With Uber unveiling its first visions for passenger aircraft this summer while retail giants Amazon and Walmart race to lead drone delivery technology innovation, it seems that urban landscapes swarming with consumer-facing drones is quickly approaching.

While there may be plenty of open city airspace for the exponential rise of drone services, there’s one thing that there isn’t space for when it comes to developing efficient and safe urban drone traffic management systems — human error.

In cities that could have tens, hundreds or even more drones delivering medical supplies, packages and food in a confined, busy environment, Tim McCarthy, a lecturer at Maynooth, predicts that human operators will have little to do with the rise in urban drone usage.

TimMcCarthy.jpg“One of the most challenging environments for drone operations is urban,” McCarthy told Commercial UAV News. “There are predictions that there will be hundreds, if not thousands, of drones operating within cities in the future, which in turn would create tens of thousands of missions per day — we don’t think humans are going to be up to the task.”

McCarthy is the principal investigator on the U-Flyte project, a four-year strategic research partnership, coordinated by Maynooth University and funded by Science Foundation Ireland, aimed at tackling the current global bottleneck impeding the wider development of drone operations and roll-out of commercial services.

The project is also sponsored by multiple industry partners including Airbus, Irelandia Aviation and Intel.

Of course, these sorts of drone operations are currently limited by worldwide BVLOS restrictions, but the U-Flyte research team is looking to get out ahead of impending operational safety hazards and working to design a totally autonomous air space management system for urban environments.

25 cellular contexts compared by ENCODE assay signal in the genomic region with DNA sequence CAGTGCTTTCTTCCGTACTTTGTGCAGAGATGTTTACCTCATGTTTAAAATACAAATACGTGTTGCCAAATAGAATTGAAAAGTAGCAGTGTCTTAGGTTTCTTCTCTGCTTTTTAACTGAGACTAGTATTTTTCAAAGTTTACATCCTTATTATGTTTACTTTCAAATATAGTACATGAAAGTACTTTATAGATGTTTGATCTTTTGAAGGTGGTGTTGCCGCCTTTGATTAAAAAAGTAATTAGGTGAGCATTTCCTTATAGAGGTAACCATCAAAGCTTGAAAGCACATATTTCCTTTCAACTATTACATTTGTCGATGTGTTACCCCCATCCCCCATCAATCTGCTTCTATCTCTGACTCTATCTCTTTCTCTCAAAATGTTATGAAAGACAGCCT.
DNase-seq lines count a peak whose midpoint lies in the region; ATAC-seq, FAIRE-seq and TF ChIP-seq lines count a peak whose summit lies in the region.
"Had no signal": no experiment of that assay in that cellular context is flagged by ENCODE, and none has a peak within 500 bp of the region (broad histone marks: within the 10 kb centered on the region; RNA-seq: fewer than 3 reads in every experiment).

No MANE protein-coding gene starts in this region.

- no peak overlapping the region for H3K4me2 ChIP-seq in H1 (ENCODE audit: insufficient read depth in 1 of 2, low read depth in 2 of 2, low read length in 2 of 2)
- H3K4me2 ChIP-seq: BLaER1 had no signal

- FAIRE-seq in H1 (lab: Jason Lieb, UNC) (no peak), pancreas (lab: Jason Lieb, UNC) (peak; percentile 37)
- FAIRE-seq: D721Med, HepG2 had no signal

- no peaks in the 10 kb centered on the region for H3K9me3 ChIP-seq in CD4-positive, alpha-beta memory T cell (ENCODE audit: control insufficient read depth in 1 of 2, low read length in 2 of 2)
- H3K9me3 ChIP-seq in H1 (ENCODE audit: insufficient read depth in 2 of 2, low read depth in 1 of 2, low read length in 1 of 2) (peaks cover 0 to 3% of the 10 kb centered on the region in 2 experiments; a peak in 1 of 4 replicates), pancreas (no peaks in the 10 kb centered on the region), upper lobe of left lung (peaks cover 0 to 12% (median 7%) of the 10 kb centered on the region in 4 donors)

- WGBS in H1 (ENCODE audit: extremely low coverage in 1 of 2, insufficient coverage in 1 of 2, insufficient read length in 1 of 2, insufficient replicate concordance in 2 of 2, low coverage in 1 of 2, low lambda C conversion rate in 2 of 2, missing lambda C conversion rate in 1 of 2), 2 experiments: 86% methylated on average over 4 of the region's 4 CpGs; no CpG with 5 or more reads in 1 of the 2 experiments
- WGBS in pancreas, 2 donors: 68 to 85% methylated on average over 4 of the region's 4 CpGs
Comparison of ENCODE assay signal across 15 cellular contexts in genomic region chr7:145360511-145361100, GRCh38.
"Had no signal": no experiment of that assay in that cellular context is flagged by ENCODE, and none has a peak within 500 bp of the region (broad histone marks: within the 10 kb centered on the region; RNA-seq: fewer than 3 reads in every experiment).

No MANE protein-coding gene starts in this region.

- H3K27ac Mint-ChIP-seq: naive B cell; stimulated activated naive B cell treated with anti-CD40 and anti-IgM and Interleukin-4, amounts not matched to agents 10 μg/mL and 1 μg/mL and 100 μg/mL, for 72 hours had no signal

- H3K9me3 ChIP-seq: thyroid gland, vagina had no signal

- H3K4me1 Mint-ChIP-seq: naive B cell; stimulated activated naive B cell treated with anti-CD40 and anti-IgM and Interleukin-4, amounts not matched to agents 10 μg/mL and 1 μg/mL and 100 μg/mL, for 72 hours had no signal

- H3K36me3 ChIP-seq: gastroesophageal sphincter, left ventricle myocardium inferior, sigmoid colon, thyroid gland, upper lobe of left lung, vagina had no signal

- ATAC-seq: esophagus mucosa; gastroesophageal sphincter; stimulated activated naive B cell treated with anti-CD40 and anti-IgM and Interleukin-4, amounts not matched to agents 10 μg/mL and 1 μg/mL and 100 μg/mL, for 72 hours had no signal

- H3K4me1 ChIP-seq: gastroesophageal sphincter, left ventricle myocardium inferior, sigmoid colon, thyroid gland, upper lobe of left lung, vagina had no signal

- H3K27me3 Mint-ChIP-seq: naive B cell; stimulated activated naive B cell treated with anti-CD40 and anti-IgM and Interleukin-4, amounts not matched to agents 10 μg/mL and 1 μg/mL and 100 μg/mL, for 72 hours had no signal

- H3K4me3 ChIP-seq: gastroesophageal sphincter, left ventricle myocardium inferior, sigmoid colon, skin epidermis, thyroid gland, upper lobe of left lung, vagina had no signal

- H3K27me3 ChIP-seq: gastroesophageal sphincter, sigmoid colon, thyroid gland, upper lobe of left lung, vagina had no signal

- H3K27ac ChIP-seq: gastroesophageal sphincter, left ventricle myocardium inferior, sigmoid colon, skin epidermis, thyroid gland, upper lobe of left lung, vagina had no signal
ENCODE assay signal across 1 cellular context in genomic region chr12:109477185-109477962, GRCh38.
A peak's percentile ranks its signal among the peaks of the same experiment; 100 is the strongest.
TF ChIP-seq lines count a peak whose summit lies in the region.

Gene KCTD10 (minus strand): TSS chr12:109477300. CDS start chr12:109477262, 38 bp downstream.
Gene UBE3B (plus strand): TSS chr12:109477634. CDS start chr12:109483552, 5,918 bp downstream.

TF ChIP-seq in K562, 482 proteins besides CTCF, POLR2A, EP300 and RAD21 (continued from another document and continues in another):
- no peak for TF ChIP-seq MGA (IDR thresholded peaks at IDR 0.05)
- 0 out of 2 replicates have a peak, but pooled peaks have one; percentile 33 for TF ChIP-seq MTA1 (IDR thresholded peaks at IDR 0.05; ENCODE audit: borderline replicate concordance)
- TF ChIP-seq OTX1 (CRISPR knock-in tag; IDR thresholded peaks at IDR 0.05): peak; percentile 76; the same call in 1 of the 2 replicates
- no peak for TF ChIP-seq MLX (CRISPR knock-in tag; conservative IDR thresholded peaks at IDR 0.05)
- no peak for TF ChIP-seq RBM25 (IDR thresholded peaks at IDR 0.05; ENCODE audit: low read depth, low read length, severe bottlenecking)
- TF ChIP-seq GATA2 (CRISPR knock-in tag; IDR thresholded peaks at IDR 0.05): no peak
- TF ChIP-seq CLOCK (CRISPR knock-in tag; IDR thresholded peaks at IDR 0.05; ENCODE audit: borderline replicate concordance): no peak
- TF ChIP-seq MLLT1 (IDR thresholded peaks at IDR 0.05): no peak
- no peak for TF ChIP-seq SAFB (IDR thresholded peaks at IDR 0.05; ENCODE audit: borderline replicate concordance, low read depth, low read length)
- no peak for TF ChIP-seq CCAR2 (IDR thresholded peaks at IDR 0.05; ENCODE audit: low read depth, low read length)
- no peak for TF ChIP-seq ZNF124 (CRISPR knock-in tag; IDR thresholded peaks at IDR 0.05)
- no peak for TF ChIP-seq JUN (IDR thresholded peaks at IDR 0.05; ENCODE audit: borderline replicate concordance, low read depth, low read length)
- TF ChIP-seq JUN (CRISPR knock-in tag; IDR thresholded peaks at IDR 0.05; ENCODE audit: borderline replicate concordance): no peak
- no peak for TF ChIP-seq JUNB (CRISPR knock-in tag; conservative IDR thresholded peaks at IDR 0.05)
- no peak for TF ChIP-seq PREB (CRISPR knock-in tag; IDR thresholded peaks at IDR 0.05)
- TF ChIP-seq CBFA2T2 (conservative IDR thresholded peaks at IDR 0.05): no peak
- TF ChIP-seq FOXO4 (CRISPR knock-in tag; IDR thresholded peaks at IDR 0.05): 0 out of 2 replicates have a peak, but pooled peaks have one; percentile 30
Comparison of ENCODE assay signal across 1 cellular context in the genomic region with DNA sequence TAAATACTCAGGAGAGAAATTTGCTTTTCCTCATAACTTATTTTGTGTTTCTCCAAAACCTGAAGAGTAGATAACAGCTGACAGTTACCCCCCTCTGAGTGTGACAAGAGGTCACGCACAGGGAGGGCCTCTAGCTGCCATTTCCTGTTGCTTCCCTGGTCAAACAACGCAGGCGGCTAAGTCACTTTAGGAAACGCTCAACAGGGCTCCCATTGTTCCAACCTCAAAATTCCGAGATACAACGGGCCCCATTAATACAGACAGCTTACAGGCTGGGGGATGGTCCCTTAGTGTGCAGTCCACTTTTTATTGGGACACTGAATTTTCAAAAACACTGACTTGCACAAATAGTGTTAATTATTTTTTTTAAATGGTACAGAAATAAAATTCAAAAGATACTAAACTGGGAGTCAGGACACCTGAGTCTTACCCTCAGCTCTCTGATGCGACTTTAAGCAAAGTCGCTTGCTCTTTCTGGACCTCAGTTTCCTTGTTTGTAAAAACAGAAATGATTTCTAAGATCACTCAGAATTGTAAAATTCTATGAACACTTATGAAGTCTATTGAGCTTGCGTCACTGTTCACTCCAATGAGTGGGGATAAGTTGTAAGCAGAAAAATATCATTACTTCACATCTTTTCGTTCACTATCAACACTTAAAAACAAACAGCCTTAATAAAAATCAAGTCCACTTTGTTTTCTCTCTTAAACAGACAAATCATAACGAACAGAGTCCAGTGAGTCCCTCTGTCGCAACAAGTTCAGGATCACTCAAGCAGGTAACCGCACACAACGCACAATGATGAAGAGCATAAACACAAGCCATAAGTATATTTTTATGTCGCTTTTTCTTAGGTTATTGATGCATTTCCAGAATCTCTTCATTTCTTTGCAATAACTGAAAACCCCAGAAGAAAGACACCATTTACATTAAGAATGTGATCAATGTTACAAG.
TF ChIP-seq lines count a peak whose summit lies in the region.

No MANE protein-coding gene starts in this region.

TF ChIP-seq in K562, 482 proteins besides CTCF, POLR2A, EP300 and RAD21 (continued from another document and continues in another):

“To make this significant operational step-change to longer-range dense drone traffic scenario … drones will need to operate beyond visual line of sight — in most cases at least. Therein is the bust,” wrote McCarthy in a recent column for Unmanned Airspace. “For drones to operate BVLOS – assuming a reasonable reliable flying platform – only technology (sensors, connectivity, computation) can keep them out of trouble and ensure these drones fly from A to B safely. In a lot of these scenarios, there will be no need to have a human-in-the-loop and indeed, in some cases, it will have safety implications.”


The U-Flyte app and UTM (a prototype and demonstration are available to view on their website) will focus on advanced drone pathfinding software that “optimizes the service outcome for all journeys at any point in time so that you're not regularly stopping drones and preventing them from doing their job,” said McCarthy.

An example of a specific UTM simulation can be watched on the U-Flyte blog.

“And of course, that changes when you’re able to give some drones prioritization over others,” added McCarthy. “With emergency event handling, like say a police or ambulance aircraft of any kind enters the airspace, that area would be automatically cleared.”

The U-Flyte team has managed to run a series of tests at Waterford Airport in Southern Ireland, working within the airport’s controlled airspace on the coast. The proximity to the sea added an extra layer of security in case any of the UTM tests went awry.

The team is currently working on completing an operational version of the UTM simulation so they can then move on to established connections with drone partners to run real-world tests.

"In this sort of research, yes, it’s valuable and necessary to spend time on development on the theoretical side,” said McCarthy, “but once we get out in the real world and are able to run more advanced tests, and that’s going to be the more impactful work.”


As the team continues its research, it aims to look beyond input from corporate sponsors and government regulators to build a better product, looking to end-users, residential associations and the general population to get a feel for what the urban drone landscape needs to look like.

“Rolling out drone services such as Urban Air Mobility across towns and Cities will require building up a working level of trust between drone service providers and residential communities and citizens,” said McCarthy. “And through outreach, we can champion drone use as a technology that benefits the whole city, not just the guy getting his burger delivered on a Friday night.”